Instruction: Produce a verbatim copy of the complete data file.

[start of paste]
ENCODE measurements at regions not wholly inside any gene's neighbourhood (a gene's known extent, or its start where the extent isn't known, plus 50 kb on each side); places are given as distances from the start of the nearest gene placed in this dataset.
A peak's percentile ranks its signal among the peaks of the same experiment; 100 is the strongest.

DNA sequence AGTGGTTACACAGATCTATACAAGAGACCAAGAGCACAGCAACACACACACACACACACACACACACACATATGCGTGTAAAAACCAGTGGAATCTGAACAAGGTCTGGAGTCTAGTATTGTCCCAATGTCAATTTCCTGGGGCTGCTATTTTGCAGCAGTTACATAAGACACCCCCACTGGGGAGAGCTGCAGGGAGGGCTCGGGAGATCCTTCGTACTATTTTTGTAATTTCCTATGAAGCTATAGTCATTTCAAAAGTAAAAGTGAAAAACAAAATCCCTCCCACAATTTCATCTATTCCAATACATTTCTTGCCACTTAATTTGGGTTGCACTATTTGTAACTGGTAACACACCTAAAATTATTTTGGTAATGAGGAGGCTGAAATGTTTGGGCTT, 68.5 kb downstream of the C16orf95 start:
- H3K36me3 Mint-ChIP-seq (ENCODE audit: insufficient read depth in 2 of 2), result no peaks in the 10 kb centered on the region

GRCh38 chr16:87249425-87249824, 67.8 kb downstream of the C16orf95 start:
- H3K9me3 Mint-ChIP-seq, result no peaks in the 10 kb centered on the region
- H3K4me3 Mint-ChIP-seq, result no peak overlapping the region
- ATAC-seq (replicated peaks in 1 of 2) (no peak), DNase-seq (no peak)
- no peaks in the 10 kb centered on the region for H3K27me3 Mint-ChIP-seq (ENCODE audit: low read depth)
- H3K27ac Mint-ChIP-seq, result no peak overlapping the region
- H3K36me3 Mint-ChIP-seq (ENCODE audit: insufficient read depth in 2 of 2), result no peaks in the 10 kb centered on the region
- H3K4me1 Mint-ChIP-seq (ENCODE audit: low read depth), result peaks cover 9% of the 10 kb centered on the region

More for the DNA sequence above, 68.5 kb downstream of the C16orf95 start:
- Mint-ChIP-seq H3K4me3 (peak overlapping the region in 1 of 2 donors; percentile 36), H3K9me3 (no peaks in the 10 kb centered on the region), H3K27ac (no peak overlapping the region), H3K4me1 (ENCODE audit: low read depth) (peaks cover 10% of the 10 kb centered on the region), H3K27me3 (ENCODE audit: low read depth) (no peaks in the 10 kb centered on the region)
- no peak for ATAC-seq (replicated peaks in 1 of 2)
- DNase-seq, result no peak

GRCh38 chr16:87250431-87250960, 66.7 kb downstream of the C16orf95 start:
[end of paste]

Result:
ENCODE measurements at regions not wholly inside any gene's neighbourhood (a gene's known extent, or its start where the extent isn't known, plus 50 kb on each side); places are given as distances from the start of the nearest gene placed in this dataset.
A peak's percentile ranks its signal among the peaks of the same experiment; 100 is the strongest.

DNA sequence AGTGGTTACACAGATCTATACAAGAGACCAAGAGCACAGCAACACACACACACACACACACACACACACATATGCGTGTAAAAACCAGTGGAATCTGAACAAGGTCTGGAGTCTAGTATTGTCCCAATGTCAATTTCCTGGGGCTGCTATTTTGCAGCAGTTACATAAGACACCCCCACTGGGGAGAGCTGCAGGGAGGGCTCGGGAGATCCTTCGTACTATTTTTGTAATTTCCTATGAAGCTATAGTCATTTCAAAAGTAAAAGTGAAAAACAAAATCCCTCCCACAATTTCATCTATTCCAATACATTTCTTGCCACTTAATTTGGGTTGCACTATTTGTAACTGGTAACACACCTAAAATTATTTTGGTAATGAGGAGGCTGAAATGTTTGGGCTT, 68.5 kb downstream of the C16orf95 start:
- H3K36me3 Mint-ChIP-seq (ENCODE audit: insufficient read depth in 2 of 2), result no peaks in the 10 kb centered on the region

GRCh38 chr16:87249425-87249824, 67.8 kb downstream of the C16orf95 start:
- H3K9me3 Mint-ChIP-seq, result no peaks in the 10 kb centered on the region
- H3K4me3 Mint-ChIP-seq, result no peak overlapping the region
- ATAC-seq (replicated peaks in 1 of 2) (no peak), DNase-seq (no peak)
- no peaks in the 10 kb centered on the region for H3K27me3 Mint-ChIP-seq (ENCODE audit: low read depth)
- H3K27ac Mint-ChIP-seq, result no peak overlapping the region
- H3K36me3 Mint-ChIP-seq (ENCODE audit: insufficient read depth in 2 of 2), result no peaks in the 10 kb centered on the region
- H3K4me1 Mint-ChIP-seq (ENCODE audit: low read depth), result peaks cover 9% of the 10 kb centered on the region

More for the DNA sequence above, 68.5 kb downstream of the C16orf95 start:
- Mint-ChIP-seq H3K4me3 (peak overlapping the region in 1 of 2 donors; percentile 36), H3K9me3 (no peaks in the 10 kb centered on the region), H3K27ac (no peak overlapping the region), H3K4me1 (ENCODE audit: low read depth) (peaks cover 10% of the 10 kb centered on the region), H3K27me3 (ENCODE audit: low read depth) (no peaks in the 10 kb centered on the region)
- no peak for ATAC-seq (replicated peaks in 1 of 2)
- DNase-seq, result no peak

GRCh38 chr16:87250431-87250960, 66.7 kb downstream of the C16orf95 start: